So? I said. I have a job, too. Right now, I’m reviewing a Rolling Stones DVD for my blog. My contribution to the economy is my intellectual insight.
“But no one reads your blog,” Anita said. “And if all you’re contributing to the economy is your intellectual insight, then it’s no wonder it still seems like a recession.”
I don’t follow you, I said, frowning.
The TV flashed with brilliant, vibrant colors as the Stones swept onto the stage. With a riff-exploding wrist-flick from Keith Richards and a foot-sliding stage-prance from Mick Jagger, the band launched into a soulful, body-sashaying rendition of “Jumpin’ Jack Flash.”
Anita pointed at the screen. “Look at Mick Jagger’s pants. He must have a size-30 waist.”
Hey, I said. Keep your eyes off his pants. I could look like that if I wanted to. It’s just that I prefer the sedentary lifestyle. There’s a lot less work involved.
And besides, I added, just because someone’s skinny doesn’t mean they’re great.
“Well, no,” Anita said. “But in addition to being skinny, Mick Jagger’s also wealthy, talented, world-traveled and famous. I can see why women like him.” She looked at me. “You should get in shape. You have no excuse. Mick Jagger’s in his seventies. You’re less than half his age, and yet I bet you couldn’t swivel your hips without losing your breath.”
Forget my breath, I said. I’d be more concerned with losing my lunch.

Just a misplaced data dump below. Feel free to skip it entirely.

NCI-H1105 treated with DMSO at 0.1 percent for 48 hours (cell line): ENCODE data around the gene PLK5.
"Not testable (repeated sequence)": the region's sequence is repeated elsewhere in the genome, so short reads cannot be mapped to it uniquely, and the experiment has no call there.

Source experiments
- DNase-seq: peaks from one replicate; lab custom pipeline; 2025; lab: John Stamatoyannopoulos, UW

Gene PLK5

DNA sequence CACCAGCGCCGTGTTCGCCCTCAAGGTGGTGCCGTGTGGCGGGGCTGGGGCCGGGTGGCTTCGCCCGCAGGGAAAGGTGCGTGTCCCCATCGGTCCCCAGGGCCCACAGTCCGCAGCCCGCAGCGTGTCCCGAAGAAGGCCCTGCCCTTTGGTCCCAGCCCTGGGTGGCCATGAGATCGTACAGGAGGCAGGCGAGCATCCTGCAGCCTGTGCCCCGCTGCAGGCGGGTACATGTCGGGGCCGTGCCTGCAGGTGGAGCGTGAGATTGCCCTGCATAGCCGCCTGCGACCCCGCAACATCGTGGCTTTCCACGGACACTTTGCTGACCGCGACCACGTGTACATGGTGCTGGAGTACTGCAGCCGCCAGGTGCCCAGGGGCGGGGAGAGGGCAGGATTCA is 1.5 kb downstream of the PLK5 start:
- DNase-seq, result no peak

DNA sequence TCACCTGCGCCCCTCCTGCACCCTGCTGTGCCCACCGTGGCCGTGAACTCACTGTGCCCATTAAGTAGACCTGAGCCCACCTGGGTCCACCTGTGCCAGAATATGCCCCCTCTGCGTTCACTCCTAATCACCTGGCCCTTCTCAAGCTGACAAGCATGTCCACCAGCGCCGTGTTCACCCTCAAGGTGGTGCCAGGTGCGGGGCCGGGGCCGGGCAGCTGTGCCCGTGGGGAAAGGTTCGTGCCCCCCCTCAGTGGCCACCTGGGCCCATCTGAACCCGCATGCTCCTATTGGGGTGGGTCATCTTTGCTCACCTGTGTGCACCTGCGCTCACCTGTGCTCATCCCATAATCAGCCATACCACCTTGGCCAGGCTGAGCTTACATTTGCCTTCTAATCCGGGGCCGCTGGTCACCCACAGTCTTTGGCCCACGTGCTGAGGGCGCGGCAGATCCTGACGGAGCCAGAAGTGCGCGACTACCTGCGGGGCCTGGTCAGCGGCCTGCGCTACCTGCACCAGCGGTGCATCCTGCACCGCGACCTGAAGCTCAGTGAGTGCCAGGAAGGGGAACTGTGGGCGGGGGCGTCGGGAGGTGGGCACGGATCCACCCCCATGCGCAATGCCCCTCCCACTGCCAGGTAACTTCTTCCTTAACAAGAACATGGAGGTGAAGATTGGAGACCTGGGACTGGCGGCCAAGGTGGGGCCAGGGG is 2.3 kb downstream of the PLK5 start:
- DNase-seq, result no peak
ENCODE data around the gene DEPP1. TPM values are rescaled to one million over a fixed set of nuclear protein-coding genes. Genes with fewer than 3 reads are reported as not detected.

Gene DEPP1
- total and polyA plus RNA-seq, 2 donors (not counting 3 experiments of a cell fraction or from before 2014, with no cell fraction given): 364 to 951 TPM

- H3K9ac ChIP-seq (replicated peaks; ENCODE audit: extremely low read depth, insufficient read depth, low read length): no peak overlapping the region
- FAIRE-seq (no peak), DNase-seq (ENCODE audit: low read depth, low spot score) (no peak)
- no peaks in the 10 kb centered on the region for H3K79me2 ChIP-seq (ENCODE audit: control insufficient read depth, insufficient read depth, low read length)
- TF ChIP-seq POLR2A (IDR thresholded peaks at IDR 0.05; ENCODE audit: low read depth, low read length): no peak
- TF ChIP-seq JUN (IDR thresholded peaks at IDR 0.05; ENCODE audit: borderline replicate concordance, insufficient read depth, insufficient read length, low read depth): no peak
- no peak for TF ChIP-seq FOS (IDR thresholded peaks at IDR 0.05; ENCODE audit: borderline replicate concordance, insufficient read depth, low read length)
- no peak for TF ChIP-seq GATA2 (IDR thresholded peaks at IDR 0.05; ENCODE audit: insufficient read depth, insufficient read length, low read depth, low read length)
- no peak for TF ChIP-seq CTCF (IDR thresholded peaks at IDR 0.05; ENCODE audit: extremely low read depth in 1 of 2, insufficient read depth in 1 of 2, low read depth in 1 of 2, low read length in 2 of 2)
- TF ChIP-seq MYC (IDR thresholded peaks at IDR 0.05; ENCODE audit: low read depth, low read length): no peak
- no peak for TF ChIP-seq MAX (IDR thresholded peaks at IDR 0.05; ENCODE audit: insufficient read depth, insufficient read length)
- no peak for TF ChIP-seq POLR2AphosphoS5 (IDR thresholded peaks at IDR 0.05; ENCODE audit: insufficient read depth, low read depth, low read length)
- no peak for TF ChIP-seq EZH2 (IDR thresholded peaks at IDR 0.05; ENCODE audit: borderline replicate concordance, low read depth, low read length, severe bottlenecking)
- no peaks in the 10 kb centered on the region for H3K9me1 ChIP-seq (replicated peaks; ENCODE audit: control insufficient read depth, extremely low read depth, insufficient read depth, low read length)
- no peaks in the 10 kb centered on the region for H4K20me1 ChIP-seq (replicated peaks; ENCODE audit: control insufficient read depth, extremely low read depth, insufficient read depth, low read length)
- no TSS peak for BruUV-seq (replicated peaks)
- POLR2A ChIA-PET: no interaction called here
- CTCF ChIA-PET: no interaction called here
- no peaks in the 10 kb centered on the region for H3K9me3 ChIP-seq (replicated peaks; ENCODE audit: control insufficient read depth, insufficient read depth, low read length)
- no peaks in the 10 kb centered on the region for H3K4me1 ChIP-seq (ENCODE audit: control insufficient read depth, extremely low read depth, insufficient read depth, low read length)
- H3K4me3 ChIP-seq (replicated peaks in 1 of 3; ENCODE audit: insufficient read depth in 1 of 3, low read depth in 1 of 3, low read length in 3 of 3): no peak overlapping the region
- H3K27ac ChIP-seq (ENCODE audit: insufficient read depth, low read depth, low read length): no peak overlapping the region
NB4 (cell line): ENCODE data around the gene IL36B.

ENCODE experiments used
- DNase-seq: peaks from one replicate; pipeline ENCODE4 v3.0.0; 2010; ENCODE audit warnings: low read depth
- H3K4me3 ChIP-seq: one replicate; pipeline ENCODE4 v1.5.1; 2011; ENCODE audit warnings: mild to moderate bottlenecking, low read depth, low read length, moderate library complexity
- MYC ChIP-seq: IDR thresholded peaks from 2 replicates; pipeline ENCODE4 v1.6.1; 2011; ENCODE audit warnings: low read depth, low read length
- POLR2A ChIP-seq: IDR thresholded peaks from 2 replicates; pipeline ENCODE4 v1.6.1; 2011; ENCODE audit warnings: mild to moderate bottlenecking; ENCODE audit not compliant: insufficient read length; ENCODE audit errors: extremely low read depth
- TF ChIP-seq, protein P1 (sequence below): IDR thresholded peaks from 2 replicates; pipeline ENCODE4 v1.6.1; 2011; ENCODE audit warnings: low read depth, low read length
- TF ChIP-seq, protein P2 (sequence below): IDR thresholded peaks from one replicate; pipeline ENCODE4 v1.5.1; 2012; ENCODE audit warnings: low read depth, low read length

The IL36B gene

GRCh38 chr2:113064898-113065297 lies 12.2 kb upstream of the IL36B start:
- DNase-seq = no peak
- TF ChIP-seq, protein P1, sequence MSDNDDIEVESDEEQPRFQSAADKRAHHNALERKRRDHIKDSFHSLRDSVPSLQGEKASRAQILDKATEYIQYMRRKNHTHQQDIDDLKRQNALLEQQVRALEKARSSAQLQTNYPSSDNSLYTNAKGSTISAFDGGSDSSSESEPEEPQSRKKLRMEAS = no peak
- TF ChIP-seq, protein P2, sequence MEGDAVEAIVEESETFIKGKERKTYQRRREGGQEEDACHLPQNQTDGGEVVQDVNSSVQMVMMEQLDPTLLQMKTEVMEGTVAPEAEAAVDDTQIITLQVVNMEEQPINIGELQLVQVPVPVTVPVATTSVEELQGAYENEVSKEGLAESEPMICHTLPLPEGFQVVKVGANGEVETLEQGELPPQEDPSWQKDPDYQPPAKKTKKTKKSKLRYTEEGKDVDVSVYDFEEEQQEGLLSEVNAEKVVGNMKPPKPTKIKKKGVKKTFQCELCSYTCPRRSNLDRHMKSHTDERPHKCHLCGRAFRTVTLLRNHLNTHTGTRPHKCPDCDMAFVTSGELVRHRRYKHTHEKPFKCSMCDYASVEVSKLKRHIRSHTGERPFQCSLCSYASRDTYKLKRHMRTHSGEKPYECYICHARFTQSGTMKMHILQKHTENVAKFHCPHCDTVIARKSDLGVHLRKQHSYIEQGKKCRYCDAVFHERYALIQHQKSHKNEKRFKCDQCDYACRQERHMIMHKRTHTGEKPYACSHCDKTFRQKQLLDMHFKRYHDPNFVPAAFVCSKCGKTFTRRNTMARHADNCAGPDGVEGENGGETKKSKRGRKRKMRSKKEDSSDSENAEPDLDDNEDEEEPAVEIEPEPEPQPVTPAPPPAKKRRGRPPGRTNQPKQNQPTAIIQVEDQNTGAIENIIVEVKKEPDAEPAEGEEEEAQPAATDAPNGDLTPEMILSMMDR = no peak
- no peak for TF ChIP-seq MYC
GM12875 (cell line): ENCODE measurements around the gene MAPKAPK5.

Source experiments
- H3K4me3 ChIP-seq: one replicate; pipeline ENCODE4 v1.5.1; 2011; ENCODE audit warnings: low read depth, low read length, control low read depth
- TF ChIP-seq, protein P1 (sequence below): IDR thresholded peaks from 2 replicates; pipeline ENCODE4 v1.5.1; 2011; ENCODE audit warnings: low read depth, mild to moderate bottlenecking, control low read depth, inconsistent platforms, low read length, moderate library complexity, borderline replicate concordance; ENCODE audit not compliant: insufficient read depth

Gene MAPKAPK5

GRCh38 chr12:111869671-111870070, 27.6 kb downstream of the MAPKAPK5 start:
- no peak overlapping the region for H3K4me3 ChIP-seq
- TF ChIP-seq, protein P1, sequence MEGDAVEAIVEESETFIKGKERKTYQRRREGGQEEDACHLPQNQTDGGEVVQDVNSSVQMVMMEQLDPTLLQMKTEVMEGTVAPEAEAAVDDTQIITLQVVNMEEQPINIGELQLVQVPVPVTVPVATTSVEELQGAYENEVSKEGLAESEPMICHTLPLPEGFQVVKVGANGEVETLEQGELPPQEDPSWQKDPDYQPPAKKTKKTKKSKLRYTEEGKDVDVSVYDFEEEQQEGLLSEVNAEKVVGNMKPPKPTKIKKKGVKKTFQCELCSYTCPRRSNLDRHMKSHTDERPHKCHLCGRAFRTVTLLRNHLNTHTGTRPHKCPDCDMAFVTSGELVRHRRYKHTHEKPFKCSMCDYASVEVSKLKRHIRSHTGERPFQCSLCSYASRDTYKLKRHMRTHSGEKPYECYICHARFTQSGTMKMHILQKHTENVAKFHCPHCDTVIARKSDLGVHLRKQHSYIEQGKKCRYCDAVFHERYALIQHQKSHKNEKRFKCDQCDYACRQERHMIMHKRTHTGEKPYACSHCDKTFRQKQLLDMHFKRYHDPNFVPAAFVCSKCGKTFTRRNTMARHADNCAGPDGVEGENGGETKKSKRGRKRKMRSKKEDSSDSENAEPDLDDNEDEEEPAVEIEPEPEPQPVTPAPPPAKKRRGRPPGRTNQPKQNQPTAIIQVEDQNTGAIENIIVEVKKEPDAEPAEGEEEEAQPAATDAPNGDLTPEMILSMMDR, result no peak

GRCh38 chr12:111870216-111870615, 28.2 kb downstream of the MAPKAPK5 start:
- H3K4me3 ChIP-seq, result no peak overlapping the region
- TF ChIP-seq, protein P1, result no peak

“Then you agree that you need to get into shape,” Anita said.
Whoa, I said. Let’s not go that far. I’ve always thought exercise is overrated and unnecessary. Take Keith Richards, for example. He’s not exactly a wellness zealot. He and Ronnie Wood chain-smoke throughout their concerts. And I think there were some drug-related arrests in the past. Keith’s not exactly a poster child for temperance.
Yet if you listen closely, you’ll notice he never misses a note. The guy’s spot-on. He’s an amazing guitarist and a gifted songwriter. Plus, he can sing. How many of today’s musicians can do all that?
I think Keith achieved longevity by living life on his own terms and by having fun. You can tell those guys love performing — otherwise, why would they do it? Money? Women? Fame? (Well, come to think of it, that would be enough for me.)
The Rolling Stones represent much more than rock ’n’ roll, I said. They represent a philosophical approach on how to live. They’ve pursued their passions and flexed their creative muscles. They’ve traveled the globe and touched millions of people (most of them groupies). Their work breaks through cultural, linguistic and political barriers. They’ve not only endured through the decades — they’ve flourished. Their songs have become stitched into our societal quilt. The Rolling Stones epitomize the profound, soul-caressing life force of American music — an amazing accomplishment, considering they’re from England.
“I think we’re cutting you off,” Anita said, taking away my Heineken.
Oh, c’mon, I said. You know I’m right. Their music resonates because it touches your soul.
“Actually, it resonates because it’s too damn loud,” Anita said. “My ears are ringing. Turn it down.”
When I’m in my seventies, I said, I hope I have at least half the passion, talent and energy that Mick, Keith, Ronnie and Charlie seem to have.
“What are you talking about?” Anita asked, frowning. “You don’t have half of their passion, talent or energy now. You just sit on the couch and blog. That’s why I want you to get in shape.”
OK, I said. Maybe I’ll start by walking to the fridge and fetching another Heineken, since you took mine away.
“Take just one step toward that fridge,” Anita said, “and you’ll be belting out a soulful rendition of ‘It’s All Over Now.’”